Brumus maculatus Pope, 1954: 127.
Brumoides maculatus: Slipinski and Giorgi 2006: 268.
This species is easily distinguished from B. piae by its larger size, appendiculate tarsal claws and separate lateral maculae on the elytra.
Length 3.3-3.5 mm. Surface predominantly yellowish; each elytron with 3 brownish maculae; a slightly transverse basal lateral one, a post-median transverse one, constricted medially or completely divided in some specimens, and a small rounded one at apical fifth of elytra. Body slightly elongate and flattened. Head flat between eyes; micro reticulate between punctures; punctation smaller than eye facets, nearly 2.5 diameters apart. Eyes dorsally separated by about 3 times the width of an eye; inner ocular margin conspicuously diverging apically. Antenna with scape symmetrical, slightly larger at apex; pedicel barrel-shaped, about as long as scape; antennomeres 3 and 4 very similar in size and shape, somewhat trapezoidal; 5th 1.5 times as long as 4; 6th 1.5 times as long as 5th; 7th somewhat conical in lateral view, slightly shorter than 6th; 8th partially embedded in the 7th. Terminal maxillary palpomere weakly securiform. Terminal labial palpomere robust, about 2 times as long as basal width; slightly shorter than preceding segment. Pronotal surface sculptured as on head; punctation almost obsolete, very shallow; prosternum relatively long in front of coxae, slightly more than 2 times longer than prosternal process widest width; tarsal claws distinctly appendiculate. Elytral punctation stronger than on pronotum; epipleura narrowing abruptly medially. Abdomen with ventrite 6 slightly emarginate at apex; 5th wider than 4th; surface of ventrite 1 micro sculptured between postcoxal lines; postcoxal line almost reaching midpoint of lateral line. T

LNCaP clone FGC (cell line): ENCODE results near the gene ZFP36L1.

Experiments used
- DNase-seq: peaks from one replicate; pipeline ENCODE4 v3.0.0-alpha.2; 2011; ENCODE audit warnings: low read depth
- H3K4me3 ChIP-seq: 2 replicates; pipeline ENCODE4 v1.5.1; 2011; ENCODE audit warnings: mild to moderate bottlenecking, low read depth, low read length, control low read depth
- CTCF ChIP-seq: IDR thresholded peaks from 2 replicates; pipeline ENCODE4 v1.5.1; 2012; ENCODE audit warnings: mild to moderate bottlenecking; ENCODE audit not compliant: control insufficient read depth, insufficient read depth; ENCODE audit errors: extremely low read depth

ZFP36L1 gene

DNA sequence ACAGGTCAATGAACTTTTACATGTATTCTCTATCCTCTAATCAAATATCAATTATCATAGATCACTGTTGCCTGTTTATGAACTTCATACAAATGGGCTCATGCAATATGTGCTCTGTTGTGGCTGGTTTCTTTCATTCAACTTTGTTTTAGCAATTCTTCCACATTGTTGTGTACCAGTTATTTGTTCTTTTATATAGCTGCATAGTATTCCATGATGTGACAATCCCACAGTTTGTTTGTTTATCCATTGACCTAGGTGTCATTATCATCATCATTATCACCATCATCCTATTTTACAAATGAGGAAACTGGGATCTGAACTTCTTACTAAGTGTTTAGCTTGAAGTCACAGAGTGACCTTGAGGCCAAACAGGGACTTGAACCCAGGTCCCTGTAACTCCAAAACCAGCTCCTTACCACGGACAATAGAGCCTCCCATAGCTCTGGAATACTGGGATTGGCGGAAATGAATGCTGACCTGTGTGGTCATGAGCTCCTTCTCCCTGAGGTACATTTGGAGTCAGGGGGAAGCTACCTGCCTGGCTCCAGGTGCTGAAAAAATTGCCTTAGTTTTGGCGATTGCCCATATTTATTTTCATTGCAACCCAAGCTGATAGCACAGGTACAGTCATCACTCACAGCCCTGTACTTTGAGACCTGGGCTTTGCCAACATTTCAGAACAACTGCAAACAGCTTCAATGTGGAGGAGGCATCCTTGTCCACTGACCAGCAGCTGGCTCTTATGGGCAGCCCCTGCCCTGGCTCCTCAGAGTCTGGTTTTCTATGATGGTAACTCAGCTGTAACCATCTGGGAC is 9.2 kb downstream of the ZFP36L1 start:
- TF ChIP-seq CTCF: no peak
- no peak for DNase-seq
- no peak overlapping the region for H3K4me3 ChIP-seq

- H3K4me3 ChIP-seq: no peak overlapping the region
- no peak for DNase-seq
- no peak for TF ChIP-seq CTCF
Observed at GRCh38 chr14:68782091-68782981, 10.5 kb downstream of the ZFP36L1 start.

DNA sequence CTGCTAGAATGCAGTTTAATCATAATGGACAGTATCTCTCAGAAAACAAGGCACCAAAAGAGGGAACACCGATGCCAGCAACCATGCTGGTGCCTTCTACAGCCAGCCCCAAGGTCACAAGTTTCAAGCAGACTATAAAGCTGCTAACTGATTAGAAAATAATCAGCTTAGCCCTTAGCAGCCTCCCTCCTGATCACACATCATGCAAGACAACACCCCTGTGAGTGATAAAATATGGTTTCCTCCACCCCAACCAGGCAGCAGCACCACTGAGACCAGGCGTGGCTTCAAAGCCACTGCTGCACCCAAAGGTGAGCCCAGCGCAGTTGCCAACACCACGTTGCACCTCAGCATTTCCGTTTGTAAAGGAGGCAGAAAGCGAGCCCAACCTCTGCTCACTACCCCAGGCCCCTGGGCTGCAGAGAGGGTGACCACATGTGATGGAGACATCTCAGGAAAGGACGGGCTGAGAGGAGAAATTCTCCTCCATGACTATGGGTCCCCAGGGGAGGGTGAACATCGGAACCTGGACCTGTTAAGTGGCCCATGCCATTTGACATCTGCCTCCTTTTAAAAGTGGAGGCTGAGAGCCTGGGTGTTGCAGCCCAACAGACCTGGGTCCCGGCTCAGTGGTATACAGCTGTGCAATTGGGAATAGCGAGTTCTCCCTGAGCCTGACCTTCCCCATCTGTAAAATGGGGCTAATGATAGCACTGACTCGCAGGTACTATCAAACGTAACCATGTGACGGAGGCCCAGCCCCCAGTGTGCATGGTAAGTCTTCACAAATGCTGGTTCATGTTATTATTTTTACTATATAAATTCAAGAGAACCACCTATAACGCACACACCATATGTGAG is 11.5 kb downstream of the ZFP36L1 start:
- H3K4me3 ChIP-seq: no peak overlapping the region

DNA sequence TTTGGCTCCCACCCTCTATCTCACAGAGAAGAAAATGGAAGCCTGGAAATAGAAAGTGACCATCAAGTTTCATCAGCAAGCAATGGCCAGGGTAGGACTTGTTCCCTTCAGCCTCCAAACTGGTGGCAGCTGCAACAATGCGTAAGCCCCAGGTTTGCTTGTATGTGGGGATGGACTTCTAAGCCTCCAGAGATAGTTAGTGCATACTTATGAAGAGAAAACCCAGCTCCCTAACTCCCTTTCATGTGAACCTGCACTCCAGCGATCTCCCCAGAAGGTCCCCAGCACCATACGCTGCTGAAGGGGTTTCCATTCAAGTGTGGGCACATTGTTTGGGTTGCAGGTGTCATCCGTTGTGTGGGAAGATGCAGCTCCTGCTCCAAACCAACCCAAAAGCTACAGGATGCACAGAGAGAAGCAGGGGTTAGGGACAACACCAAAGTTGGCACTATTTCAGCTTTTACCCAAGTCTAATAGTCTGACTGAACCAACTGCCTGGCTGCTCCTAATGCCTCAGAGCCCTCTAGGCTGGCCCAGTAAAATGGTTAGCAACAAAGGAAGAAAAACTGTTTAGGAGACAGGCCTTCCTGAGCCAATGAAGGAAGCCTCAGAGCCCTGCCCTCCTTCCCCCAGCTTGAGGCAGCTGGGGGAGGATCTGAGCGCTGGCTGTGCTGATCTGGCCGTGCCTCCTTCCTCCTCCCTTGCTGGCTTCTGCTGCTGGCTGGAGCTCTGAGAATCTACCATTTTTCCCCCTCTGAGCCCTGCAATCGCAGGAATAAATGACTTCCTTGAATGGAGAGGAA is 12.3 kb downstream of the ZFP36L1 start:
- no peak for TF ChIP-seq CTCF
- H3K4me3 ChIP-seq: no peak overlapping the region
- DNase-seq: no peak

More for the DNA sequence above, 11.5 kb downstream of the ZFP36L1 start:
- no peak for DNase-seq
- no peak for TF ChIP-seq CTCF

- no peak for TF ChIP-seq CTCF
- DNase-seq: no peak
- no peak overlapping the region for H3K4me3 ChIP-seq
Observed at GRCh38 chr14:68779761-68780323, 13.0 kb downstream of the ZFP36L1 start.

Tegmen relatively short about 1/2 the abdomen length; penis guide distinctly shorter than parameres; parameres densely setose at apex, the setae long; strut long, about 1.5 longer than tegmen; penis as figured.
Externally identical to male.
Distribution and Biology
Widely distributed along the coast of Western Australia, Northern Territory and Queensland, west to Cape York.
Pope, R. D. 1954. Coleoptera: Coccinellidae from the Monte Bello Islands, 1952. Proceedings of the Linnaean Society of London, 165, (1): 127.
Slipinski, S.A. 2007. Australian Ladybird Beetles (Coleoptera: Coccinellidae) their biology and classification. ABRS, Canberra. 286 pp.
Slipinski, A. and Giorgi, J.A. 2006. Revision of the Australian Coccinellidae (Coccinellidae). Part 6. Tribe Chilocorini. Annales Zoologici (Warszawa), 56(2): 265-304.
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